Going Beyond Gaming
In January of 2012, during the annual Consumer Electronics Show (also known as CES), OnLive announced yet another new component to its service: OnLive Desktop. Similarly to the OnLive Game Service, OnLive Desktop was a subscription-based service which allowed tablet users to essentially turn their tablets into a cloud-based PC.
The service allowed full use of Windows programs like Microsoft Word, PowerPoint, and Excel. Also, since the user only had to install the OnLive Desktop app to utilize the entire virtual client, they could have what was essentially an entire second computer in the palm of their hands while taking up virtually no space on their tablet.
Trouble started brewing a few months later in March when Microsoft threatened legal action against OnLive. According to Microsoft, OnLive Desktop was in violation of the Windows 7 licensing agreement which forbade third-party companies from offering Windows 7 as a hosted client.
Microsoft also wasn’t happy with the fact that OnLive Desktop users could essentially gain access to paid Office services for free, though critics rightly pointed out that Microsoft hadn’t managed to port Office apps over to devices like the iPad on its own. By April of 2012, OnLive had switched the OnLive Desktop architecture over to Windows Server 2008, bringing it in line with the license compliance terms.
In early August of 2012, OnLive laid off its entire staff. The move caught the press and the public by surprise since, by all accounts, OnLive was doing pretty well despite the minor kerfuffle with Microsoft. More details came to light over the following weeks, painting a bleak picture of a company that had been secretly hemorrhaging money for years and a CEO who chose to save himself at the expense of all those who worked under him.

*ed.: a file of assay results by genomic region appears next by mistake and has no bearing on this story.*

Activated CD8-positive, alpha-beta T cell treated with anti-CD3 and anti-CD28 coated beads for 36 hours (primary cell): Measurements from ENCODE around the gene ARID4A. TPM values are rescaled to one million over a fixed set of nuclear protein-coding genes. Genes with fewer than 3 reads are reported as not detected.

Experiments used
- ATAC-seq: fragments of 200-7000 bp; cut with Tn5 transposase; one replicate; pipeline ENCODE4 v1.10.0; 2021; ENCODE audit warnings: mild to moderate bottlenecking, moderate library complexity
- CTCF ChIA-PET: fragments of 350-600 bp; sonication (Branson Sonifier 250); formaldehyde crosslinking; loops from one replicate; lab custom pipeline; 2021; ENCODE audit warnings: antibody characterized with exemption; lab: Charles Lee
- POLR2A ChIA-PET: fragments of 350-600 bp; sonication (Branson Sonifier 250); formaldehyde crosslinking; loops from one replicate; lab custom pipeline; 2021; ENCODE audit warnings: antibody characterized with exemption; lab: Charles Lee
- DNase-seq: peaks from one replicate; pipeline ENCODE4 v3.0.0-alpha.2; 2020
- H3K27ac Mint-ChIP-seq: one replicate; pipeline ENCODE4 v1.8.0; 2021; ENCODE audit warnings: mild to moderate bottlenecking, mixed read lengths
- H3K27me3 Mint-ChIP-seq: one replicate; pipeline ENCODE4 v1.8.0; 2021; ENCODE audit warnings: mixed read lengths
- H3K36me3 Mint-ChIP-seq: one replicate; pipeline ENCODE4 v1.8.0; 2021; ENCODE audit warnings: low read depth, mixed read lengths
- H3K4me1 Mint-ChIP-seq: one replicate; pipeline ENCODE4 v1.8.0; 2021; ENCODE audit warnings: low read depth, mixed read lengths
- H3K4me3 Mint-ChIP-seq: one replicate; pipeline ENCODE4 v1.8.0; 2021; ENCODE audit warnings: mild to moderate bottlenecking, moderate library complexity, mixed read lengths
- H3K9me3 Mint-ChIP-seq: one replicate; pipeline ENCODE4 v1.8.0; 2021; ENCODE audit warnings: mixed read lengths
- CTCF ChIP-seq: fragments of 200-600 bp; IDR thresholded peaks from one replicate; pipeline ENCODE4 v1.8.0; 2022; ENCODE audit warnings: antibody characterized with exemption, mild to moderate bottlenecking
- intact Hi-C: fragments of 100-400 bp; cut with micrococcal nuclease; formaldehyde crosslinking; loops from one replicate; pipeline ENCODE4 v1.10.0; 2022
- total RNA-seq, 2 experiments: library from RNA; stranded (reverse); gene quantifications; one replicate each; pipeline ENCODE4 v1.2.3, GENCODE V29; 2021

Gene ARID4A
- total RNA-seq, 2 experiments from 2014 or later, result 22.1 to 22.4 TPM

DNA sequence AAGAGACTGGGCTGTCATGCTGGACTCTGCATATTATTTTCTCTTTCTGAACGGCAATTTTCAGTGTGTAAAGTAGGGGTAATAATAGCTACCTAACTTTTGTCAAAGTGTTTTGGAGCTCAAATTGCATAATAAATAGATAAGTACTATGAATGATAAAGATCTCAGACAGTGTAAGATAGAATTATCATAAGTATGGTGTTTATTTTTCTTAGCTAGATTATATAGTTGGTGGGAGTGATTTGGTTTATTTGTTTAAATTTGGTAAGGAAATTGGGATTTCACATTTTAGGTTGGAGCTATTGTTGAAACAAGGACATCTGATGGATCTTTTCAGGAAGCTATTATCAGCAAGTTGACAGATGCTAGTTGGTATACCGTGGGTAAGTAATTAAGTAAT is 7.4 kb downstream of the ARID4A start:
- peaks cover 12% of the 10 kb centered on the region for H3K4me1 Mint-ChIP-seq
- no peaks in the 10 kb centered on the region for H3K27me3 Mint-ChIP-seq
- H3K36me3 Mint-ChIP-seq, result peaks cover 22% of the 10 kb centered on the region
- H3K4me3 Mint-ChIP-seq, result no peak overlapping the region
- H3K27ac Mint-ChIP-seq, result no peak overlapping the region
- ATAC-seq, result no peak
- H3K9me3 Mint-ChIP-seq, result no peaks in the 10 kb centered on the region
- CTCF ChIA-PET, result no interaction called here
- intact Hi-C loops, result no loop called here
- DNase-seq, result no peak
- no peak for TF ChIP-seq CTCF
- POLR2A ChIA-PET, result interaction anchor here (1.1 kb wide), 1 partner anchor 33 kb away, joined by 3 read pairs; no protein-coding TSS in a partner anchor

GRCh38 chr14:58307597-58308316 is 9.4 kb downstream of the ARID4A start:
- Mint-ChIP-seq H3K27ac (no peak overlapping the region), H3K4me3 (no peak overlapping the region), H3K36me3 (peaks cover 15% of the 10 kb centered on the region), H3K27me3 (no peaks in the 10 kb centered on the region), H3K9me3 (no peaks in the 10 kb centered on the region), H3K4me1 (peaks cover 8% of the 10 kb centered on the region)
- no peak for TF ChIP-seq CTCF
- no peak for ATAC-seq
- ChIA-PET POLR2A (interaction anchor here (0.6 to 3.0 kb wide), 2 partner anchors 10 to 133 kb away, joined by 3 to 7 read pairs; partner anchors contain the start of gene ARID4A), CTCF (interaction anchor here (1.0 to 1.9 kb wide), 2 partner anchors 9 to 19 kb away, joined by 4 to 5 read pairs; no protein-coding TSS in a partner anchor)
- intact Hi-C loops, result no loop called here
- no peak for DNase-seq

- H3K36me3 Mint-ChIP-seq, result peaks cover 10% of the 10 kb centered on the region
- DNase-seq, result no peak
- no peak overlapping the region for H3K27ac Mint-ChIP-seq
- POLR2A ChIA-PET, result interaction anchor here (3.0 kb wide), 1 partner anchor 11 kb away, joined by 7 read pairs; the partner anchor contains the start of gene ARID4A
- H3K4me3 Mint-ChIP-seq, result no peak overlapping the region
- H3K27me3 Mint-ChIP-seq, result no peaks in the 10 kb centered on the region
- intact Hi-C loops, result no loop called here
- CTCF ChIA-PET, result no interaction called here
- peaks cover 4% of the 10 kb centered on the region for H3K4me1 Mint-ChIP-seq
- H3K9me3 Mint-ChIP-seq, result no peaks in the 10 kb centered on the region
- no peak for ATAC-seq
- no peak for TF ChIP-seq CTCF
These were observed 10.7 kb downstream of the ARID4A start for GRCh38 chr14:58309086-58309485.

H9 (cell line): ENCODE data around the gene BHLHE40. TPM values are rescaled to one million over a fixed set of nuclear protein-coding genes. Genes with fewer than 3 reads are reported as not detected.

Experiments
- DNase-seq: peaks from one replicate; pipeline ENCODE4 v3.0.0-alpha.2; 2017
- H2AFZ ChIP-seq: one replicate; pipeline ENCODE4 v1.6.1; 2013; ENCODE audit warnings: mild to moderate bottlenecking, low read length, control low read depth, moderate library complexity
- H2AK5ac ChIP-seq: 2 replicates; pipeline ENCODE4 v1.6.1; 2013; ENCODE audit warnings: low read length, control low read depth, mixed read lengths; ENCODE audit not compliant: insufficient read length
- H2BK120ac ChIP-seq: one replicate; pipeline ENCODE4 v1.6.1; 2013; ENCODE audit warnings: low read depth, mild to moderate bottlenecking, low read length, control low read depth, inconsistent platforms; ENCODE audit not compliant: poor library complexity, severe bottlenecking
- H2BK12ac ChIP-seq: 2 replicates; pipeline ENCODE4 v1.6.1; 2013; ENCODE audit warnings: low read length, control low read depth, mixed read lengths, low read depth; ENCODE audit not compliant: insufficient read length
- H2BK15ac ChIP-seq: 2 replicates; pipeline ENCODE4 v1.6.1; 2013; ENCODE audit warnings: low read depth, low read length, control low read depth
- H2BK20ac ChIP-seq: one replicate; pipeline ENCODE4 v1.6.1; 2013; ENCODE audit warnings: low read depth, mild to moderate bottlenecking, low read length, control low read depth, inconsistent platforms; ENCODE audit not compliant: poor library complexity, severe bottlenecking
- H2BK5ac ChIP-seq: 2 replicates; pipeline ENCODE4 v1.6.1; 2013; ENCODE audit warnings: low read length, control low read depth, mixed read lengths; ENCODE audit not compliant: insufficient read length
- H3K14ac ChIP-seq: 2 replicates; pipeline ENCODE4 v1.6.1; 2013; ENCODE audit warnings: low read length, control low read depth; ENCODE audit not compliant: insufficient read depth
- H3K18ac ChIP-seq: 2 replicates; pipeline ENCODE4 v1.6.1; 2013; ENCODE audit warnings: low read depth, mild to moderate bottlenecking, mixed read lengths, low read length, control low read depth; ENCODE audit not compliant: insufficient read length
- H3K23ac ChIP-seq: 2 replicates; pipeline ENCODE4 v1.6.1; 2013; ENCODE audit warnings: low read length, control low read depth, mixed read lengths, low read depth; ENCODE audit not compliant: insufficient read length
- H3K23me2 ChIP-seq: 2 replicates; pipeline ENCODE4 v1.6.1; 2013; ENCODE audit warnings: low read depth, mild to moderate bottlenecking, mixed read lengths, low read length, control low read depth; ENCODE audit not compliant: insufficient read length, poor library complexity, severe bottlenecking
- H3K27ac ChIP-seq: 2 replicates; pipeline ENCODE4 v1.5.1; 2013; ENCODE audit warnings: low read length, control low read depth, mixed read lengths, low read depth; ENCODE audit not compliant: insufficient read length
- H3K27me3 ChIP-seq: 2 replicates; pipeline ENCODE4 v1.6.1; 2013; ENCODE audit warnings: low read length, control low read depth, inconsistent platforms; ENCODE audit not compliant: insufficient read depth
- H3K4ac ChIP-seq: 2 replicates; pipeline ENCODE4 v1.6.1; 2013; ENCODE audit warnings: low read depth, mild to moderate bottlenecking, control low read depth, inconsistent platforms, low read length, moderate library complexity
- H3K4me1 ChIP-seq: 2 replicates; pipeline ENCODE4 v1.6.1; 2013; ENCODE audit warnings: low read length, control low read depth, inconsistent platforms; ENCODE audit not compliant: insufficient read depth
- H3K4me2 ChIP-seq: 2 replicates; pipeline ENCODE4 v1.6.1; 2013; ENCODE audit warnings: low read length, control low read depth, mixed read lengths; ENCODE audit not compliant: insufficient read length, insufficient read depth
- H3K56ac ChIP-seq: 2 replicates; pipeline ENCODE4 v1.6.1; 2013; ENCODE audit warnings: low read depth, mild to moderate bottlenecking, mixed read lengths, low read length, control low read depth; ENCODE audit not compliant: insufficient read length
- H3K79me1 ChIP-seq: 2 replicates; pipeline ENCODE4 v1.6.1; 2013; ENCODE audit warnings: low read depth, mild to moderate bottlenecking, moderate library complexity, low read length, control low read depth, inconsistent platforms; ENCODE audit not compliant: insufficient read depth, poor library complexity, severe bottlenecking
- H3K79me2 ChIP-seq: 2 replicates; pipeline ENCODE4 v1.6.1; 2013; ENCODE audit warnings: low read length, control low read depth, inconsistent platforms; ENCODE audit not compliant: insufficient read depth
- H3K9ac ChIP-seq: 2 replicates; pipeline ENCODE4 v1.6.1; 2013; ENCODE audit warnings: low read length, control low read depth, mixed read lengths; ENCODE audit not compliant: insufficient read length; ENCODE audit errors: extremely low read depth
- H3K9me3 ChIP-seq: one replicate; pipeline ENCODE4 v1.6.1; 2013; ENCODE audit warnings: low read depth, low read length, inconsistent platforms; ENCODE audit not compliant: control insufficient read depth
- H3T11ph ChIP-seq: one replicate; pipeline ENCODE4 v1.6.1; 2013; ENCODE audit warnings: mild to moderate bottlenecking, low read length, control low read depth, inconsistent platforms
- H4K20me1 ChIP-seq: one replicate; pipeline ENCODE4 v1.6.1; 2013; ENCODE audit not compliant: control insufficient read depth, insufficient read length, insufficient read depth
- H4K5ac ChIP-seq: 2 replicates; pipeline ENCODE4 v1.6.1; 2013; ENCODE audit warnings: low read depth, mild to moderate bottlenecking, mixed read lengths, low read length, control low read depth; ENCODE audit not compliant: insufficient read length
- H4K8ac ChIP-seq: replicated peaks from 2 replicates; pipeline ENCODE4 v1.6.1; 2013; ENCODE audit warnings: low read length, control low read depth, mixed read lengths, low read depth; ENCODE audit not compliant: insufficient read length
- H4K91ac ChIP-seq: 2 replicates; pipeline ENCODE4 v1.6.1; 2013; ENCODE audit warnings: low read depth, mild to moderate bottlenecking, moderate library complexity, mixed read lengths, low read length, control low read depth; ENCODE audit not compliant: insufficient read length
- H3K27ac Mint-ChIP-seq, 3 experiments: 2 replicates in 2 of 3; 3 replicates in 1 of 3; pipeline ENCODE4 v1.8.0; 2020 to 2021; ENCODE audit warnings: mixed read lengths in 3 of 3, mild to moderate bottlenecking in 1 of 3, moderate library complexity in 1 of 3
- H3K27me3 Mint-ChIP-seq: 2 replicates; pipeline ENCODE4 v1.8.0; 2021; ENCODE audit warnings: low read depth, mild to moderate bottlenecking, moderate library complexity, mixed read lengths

Steve Perlman, OnLive’s CEO, had sold off OnLive’s assets to another company called Lauder Partners and, due to the specific circumstances of the closure and sale, OnLive’s former employees also lost their stock options and were denied severance pay.
According to former employees who spoke publicly following the mass firings, OnLive had struggled to find a large, dedicated userbase pretty much ever since its initial launch. That combined with the service’s inability to consistently offer in-demand games, the inconsistent network performance, and the fact that OnLive users were relegated to their own online ecosystem (thus making it hard to consistently find other players to play online games with) meant that, on average, the company was spending roughly $5 million a month without recouping any of those losses.
With Lauder Partners in charge, Steve Perlman was eventually let go and OnLive was re-launched in March of 2014 with a new CEO, Mark Jung, at the helm. Jung, one of the co-founders and the former CEO of the entertainment giant IGN, helped to guide OnLive during the launch of two brand new services, CloudLift (a game data syncing service) and OnLive Go (a service which allowed users to play select MMO titles on a mobile device). Roughly a year later though, in early April of 2015, OnLive sold most of its remaining assets to Sony, and the entire OnLive infrastructure was shut down for good on April 30.
From The Ashes
The technology that Sony acquired both from OnLive and its previous acquisition of another cloud gaming company, Gaikai, back in 2012 allowed it to create its very own cloud gaming service, PlayStation Now.
Currently, PlayStation Now allows users on the PlayStation 4 and PC to stream older PlayStation titles, and many of those users likely don’t even know that OnLive helped to pave the way for cloud gaming as we know it today. The story of OnLive may ultimately be a tragic one, but it’s also a story about how one company saw potential in the future of gaming and showed no fear in seizing it.